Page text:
I love the drive down to the Keys on the Overseas Highway. We’ve made this trip quite a few times. John and I were even married in Key West in 2003. But for the last handful of years we’ve made this trip during November for the Key West Offshore Powerboat World Championships. We were part of my brother’s pit crew so we drove the race boat and/or the support trailer ( https://www.facebook.com/TalbotOffshoreRacing/ ). We’d leave Sarasota early in the morning when it was still dark, make our way through Alligator Alley and meet a police escort in Homestead. From there to Key West they drove us as fast as they could through the Keys. No time to stop for signs.
It takes about 5 hours to make the drive ( traffic permitting and with no police escort ) from Key Largo to Key West. Each bridge and each key take you further into the Gulf of Mexico and closer to the sea. Pelicans fly next to you and small brightly colored tourist shops line the highway. Each mile makes you smile even more.
This trip we made base camp half way down at Fiesta Key. We unhooked the trailer so we could drive the Upper Keys in search of neon. The weather was great and we had quite a catch for the day. Back at the RV Park, there was a tiki bar and restaurant where we could eat, drink and listen to music. And there was a huge outdoor pool where we could swim each morning before work.
The next home base was on a military campsite in Key West—and right on the water. From here we rented a golf cart and went into downtown. Parking is at a premium and while you can drive in Key West, the island itself is only 2 miles x 4 miles and there’s no easy way to pull over for a sign in a big truck. Plus, I love golf carts! Some neon and a visit to one of my favorite cemeteries and we were back at camp to enjoy another gorgeous sunset.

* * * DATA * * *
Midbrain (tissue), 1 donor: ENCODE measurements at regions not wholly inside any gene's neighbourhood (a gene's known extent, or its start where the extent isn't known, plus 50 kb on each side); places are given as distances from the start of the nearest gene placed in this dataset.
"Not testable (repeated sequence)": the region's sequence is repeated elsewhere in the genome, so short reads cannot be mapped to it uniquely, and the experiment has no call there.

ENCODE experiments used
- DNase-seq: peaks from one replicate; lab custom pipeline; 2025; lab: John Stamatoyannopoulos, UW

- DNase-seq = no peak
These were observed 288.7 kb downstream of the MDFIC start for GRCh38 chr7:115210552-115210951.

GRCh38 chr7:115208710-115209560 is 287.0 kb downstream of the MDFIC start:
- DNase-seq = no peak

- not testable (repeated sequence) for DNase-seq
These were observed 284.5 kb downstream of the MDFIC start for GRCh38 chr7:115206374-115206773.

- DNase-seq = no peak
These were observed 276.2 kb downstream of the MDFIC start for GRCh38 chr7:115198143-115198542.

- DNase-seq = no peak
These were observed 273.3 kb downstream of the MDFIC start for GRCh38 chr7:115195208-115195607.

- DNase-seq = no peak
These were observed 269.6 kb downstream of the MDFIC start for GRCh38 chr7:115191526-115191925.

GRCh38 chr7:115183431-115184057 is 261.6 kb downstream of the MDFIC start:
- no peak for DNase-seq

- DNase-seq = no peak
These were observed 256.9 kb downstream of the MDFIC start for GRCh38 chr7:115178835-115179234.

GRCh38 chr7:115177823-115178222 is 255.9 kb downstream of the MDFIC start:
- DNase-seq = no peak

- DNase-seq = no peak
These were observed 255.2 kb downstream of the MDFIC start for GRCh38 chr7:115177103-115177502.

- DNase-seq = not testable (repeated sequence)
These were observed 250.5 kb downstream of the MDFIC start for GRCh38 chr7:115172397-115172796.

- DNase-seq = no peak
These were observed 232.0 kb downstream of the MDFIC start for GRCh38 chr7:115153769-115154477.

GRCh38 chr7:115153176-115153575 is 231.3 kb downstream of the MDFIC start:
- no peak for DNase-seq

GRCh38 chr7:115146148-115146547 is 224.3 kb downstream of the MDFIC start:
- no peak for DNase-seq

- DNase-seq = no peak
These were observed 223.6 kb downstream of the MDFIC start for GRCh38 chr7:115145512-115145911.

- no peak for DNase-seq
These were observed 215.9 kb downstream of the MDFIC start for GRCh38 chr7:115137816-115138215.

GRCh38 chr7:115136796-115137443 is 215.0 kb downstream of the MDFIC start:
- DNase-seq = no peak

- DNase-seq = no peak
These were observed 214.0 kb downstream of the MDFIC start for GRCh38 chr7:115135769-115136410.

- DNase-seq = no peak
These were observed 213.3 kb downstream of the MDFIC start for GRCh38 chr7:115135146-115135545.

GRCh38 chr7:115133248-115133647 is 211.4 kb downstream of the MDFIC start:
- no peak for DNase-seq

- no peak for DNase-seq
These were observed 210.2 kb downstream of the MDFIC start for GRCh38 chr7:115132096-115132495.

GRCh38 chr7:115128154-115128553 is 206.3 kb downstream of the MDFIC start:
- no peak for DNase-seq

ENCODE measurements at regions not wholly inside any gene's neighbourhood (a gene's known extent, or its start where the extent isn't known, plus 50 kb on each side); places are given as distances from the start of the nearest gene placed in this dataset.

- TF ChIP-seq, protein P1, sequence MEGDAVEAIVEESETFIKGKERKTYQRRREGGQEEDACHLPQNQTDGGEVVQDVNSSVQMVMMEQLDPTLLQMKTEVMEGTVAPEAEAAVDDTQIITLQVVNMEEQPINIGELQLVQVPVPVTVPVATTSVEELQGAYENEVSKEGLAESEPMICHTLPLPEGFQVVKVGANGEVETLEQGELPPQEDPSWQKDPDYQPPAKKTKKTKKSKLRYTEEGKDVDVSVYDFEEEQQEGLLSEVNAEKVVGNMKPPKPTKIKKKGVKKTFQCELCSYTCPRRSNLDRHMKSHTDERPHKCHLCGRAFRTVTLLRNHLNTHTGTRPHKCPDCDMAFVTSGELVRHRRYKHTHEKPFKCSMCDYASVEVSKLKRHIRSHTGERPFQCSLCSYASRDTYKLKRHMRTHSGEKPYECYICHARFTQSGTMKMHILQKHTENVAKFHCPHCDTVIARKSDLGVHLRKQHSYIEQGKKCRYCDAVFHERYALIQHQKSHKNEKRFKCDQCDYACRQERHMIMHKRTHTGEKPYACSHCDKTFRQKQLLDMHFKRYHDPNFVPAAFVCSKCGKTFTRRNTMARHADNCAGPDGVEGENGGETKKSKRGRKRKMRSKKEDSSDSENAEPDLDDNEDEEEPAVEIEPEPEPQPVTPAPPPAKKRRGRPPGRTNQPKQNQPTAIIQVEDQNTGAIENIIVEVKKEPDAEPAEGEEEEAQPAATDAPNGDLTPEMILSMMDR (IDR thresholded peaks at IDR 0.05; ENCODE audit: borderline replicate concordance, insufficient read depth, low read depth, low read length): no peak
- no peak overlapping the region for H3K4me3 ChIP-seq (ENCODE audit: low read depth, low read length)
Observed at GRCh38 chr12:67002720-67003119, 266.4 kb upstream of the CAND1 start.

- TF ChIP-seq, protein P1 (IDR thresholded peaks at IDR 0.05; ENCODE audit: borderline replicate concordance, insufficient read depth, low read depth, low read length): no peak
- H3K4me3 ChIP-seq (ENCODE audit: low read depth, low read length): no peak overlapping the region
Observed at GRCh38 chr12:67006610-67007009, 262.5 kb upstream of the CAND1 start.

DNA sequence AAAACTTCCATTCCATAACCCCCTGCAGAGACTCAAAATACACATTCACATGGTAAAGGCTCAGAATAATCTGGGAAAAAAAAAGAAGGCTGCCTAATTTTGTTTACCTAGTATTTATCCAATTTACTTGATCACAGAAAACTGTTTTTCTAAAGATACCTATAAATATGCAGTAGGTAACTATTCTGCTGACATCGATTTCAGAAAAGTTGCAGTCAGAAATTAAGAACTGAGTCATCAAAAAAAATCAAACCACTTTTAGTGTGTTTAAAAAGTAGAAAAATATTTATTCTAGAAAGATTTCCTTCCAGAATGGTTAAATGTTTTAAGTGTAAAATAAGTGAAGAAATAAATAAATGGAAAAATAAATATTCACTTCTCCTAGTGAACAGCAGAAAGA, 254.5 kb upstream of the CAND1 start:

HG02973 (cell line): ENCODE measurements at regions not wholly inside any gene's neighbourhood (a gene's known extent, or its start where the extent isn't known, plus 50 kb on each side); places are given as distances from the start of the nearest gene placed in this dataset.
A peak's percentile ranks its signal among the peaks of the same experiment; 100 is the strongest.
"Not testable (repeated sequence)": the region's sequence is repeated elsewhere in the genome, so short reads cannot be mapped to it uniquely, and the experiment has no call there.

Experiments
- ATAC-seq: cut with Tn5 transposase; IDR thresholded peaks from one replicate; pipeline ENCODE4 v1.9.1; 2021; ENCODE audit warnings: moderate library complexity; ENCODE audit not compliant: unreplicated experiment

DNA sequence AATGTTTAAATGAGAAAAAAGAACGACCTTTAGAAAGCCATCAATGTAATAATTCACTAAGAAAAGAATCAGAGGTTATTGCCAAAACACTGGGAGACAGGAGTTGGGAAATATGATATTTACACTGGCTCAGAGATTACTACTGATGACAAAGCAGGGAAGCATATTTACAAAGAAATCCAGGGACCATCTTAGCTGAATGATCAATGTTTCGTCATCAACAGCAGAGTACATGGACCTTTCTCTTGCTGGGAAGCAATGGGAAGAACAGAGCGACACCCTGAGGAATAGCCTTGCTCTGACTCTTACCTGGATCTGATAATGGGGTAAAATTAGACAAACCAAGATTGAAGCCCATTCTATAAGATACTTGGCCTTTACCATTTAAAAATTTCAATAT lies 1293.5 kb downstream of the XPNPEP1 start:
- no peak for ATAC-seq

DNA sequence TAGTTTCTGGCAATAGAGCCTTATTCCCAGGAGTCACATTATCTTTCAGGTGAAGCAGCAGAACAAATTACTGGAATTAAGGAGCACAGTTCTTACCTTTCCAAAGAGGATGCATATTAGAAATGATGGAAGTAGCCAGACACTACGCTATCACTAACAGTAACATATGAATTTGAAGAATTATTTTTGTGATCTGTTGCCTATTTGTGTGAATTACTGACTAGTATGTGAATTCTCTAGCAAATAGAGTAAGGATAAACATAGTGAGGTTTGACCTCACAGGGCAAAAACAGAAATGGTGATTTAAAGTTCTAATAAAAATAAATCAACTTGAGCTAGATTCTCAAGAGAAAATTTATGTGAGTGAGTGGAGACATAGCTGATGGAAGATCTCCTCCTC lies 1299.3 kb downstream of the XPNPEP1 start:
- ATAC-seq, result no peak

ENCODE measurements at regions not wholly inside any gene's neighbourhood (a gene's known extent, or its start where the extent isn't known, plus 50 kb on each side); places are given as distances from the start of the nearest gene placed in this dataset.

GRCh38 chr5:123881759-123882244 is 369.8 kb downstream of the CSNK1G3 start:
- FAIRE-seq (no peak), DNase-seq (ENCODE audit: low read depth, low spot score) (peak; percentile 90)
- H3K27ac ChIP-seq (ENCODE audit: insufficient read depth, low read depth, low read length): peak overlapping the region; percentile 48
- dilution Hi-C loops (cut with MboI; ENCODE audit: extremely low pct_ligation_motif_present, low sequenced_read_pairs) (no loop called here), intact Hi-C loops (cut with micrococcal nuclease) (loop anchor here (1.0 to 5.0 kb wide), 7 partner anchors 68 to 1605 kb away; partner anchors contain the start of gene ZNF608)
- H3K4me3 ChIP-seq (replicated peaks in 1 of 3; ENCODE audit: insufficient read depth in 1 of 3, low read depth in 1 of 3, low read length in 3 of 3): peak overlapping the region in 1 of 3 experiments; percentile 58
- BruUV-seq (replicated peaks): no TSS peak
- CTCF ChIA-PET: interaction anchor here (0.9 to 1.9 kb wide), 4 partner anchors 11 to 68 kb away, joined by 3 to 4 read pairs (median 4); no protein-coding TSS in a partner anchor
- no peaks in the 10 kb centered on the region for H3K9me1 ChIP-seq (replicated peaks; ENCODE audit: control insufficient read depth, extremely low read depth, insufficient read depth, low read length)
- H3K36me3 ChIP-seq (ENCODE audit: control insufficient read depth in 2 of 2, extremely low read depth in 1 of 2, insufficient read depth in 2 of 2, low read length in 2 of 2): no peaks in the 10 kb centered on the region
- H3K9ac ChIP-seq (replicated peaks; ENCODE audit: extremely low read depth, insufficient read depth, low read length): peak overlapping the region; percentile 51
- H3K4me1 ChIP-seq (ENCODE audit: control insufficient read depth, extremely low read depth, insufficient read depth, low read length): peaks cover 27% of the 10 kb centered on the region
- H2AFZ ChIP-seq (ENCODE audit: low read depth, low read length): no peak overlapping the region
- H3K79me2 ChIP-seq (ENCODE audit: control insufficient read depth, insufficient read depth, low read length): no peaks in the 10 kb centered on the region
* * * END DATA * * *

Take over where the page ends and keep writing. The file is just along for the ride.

Driving back up the keys gave us a chance to stop and visit some dear friends. First a pitstop in Sarasota at the warehouse to see Grant and Kellie ( yes, even spelled the same! ). These guys always took care of my brother and his boat and to be around them is like medicine. It’s never long enough, but we enjoy a pizza and wine with the large doors open and the golf cart ready to be driven around. We camp in the parking lot as is now our tradition —and head north in the morning.
This year we got to make another pitstop on our way back to New Orleans in between more signs. Gainsville is now home to another dear family whom we’ve visited as they’ve moved around the country. They just bought a home there and in the midst of their remodel, let us park in their driveway. It is worthy to note how awesome it is that after so many years apart you can roll up to someone’s house and go right back to the preverbal kitchen table you last sat at. Pato y Gato for life.
Just one night with each set of friends and then it was back on the road. Next stop Pensalcola. We’d never camped here, nor looked for signs. We’d always driven through. It was worth the stop for the neon. And the Naval flight museum. And the sunset.
And that was our two-week adventure to the Keys. We did time things right so that we could visit John’s parents on the way down. We got to enjoy some meals, a lot of laughs and some sun together before John’s next deployment.
In a nutshell, I think this road trip has been one of the best. Life is short and yes, that’s cliché, but you never know how long you’ve got. I say work hard at what you do, take the time to hug your parents, visit old friends, make new ones at camp and ride that golf cart.